The NAHB advocacy team – Government Affairs, Communications, Economics and Legal – continues to work tirelessly on all fronts to find solutions that will ensure a lasting and stable supply of lumber and other building materials for the home building industry at a competitive price.

Learn more about what NAHB is doing on this critical issue at nahb.org.

Tags: , ,

Comments (61)

Trackback URL | Comments RSS Feed

Sites That Link to this Post

  1. Rise in Mortgage Rates Kicks Off 2022 - theMReport.com | January 6, 2022
  2. Jan. 8: Vendor news runs the gamut; letter on youth in lending & tips for lenders; Saturday Spotlight: Homespire Mortgage - Lender News | January 8, 2022
  3. Jump in Rates Shutting Out Refi-Seekers - theMReport.com | January 12, 2022
  4. Mortgage Rates Take Giant Step to Kick Off New Year - theMReport.com | January 13, 2022
  5. Lumber Prices Nearly Triple Going Into 2022 | Furnishly | Curated Home Goods & Decor | January 14, 2022
  6. Lumber Prices Nearly Triple Going Into 2022 - mraffiliate24 | January 14, 2022
  7. Lumber Prices Nearly Triple Going Into 2022 – Top Snapdeal | January 14, 2022
  8. Lumber Costs Almost Triple Going Into 2022 | Think a better life | January 14, 2022
  9. Lumber Costs Just about Triple Going Into 2022 | Inspiredcoolroom | January 15, 2022
  10. Supply chain issues could affect rebuilding after Marshall Fire – Supply Chain Council of European Union | Scceu.org | January 15, 2022
  11. Supply chain issues could impact rebuilding after Marshall Fire – Dinestle NY News | January 16, 2022
  12. Supply chain issues could impact rebuilding after Marshall Fire – Winestle Tech News | January 16, 2022
  13. Supply chain issues could impact rebuilding after Marshall Fire – Dinestle AU News | January 16, 2022
  14. Supply chain issues could impact rebuilding after Marshall Fire – Winestle Australia News | January 16, 2022
  15. Supply chain issues could impact rebuilding after Marshall Fire – JENI MEDIA | January 16, 2022
  16. Supply chain issues could impact rebuilding after Marshall Fire – Winestle Africa News | January 16, 2022
  17. Supply chain issues could impact rebuilding after Marshall Fire – Dinestle National News | January 16, 2022
  18. Supply chain issues could impact rebuilding after Marshall Fire – Winestle AU News | January 16, 2022
  19. Supply chain issues could impact rebuilding after Marshall Fire – Winestle Asia News | January 16, 2022
  20. Supply chain issues could impact rebuilding after Marshall Fire – Winestle US News | January 16, 2022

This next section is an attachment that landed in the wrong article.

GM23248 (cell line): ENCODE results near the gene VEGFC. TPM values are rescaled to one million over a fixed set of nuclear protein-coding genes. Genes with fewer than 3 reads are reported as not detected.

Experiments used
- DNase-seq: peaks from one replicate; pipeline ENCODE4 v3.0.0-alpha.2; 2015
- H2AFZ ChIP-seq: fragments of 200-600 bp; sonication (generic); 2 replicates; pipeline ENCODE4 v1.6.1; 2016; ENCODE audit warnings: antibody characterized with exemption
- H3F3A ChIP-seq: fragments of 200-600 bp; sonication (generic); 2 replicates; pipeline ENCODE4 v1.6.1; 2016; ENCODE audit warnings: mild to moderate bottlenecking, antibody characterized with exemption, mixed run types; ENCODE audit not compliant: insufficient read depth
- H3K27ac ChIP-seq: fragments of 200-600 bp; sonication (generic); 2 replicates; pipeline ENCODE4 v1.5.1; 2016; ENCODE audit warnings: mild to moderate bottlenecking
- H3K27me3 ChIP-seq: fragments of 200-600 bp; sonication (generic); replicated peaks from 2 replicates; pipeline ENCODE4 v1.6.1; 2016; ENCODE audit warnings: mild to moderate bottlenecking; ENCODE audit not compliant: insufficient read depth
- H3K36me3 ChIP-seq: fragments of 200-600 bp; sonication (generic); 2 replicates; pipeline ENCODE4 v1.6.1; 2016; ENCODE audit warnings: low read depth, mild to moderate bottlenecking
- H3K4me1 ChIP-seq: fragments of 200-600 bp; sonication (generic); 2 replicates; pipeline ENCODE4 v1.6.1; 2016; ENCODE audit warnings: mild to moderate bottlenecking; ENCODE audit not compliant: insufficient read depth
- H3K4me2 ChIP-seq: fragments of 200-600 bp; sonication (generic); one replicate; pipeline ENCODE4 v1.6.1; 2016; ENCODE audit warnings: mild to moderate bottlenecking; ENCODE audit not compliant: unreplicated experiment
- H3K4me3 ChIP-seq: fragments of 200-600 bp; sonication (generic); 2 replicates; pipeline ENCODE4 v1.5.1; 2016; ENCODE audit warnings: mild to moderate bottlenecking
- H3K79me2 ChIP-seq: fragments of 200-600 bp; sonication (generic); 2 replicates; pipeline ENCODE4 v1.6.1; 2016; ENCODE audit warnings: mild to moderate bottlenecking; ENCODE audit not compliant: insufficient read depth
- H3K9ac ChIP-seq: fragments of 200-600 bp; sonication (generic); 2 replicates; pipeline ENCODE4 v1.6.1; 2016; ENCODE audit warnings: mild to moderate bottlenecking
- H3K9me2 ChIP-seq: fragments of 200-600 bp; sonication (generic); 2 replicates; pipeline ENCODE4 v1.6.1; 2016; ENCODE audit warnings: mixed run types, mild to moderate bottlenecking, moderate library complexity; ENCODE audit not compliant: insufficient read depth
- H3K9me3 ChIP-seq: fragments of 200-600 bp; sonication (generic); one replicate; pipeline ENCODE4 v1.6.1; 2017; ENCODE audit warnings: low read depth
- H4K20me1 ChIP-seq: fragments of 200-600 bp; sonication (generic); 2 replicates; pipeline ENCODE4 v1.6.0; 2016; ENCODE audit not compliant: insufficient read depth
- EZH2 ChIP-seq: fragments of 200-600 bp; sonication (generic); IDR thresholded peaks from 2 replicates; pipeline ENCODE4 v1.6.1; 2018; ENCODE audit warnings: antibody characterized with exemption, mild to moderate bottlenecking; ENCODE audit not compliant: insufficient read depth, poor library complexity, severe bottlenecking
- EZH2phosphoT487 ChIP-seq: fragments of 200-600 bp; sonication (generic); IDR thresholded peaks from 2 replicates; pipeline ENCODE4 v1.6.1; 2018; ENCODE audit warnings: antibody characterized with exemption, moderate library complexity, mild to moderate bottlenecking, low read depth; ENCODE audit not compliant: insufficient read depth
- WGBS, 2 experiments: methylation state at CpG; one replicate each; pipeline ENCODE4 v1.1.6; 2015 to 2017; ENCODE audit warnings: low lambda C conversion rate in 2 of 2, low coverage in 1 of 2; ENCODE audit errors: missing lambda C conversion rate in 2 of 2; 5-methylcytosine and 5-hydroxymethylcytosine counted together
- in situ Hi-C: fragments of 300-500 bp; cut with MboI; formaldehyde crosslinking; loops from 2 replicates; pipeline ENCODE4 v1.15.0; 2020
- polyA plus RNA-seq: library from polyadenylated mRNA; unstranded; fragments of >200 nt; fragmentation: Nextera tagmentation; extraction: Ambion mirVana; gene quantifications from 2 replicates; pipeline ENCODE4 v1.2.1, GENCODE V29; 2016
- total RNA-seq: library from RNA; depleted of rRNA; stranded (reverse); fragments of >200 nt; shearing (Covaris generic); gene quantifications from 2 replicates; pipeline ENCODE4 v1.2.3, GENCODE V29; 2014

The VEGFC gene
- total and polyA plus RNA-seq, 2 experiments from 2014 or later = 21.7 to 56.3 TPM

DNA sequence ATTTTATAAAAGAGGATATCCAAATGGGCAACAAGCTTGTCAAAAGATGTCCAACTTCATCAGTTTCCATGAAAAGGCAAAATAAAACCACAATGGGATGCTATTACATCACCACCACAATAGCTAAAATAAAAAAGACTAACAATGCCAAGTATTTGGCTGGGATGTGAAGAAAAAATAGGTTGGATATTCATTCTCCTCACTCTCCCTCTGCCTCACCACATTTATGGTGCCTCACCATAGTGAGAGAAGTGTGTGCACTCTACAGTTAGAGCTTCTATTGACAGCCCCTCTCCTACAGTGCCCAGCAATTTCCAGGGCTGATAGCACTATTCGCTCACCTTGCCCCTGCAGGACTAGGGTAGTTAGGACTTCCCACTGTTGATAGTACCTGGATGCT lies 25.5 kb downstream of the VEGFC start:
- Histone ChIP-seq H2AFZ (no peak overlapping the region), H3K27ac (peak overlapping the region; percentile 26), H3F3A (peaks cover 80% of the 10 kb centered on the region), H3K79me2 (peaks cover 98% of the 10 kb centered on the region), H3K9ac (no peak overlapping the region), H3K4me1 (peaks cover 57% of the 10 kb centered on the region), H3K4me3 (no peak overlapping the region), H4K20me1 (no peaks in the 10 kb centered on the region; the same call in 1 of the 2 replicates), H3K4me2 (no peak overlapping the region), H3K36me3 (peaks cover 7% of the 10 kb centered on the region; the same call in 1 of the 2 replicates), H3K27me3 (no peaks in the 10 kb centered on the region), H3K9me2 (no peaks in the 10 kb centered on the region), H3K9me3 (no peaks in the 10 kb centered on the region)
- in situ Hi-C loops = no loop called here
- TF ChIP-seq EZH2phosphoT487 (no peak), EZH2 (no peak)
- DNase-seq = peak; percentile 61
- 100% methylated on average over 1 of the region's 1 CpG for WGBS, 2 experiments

21. Supply chain issues could impact rebuilding after Marshall Fire – Dinestle Mashable News | January 16, 2022
  22. Supply chain issues could impact rebuilding after Marshall Fire – Winestle America News | January 16, 2022
  23. Supply chain issues could impact rebuilding after Marshall Fire – Dinestle Australia News | January 16, 2022
  24. Supply chain issues could impact rebuilding after Marshall Fire – Winestle Express News | January 16, 2022
  25. Supply chain issues could impact rebuilding after Marshall Fire – Dinestle Yahoo News | January 16, 2022
  26. Supply chain issues could impact rebuilding after Marshall Fire – Dinestle America News | January 16, 2022
  27. Supply chain issues could impact rebuilding after Marshall Fire – Dinestle Wired News | January 16, 2022
  28. Supply chain issues could impact rebuilding after Marshall Fire – Winestle 9News | January 16, 2022
  29. Supply chain issues could impact rebuilding after Marshall Fire – Winestle USA Today News | January 16, 2022
  30. Supply chain issues could impact rebuilding after Marshall Fire – Winestle Daily Telegraph News | January 16, 2022
  31. Supply chain issues could impact rebuilding after Marshall Fire – Winestle NY News | January 16, 2022
  32. Supply chain issues could impact rebuilding after Marshall Fire – Dinestle US News | January 16, 2022
  33. Supply chain issues could impact rebuilding after Marshall Fire – Winestle WS News | January 16, 2022
  34. Supply chain issues could impact rebuilding after Marshall Fire – Dinestle USAToday News | January 16, 2022
  35. Lumber Prices Nearly Triple Going Into 2022 – Joyinformation | January 16, 2022
  36. Supply chain issues could impact rebuilding after Marshall Fire – Winestle News USA | January 16, 2022
  37. Supply chain issues could impact rebuilding after Marshall Fire – Dinestle USA News | January 16, 2022
  38. Credit Supply Increases Nationwide in December - theMReport.com | January 17, 2022
  39. Mortgage Rates Climb for the Second Consecutive Week - theMReport.com | January 20, 2022
  40. Flatbed Report: Cold snap brings seasonality back to markets – Etrust Business Finance | January 22, 2022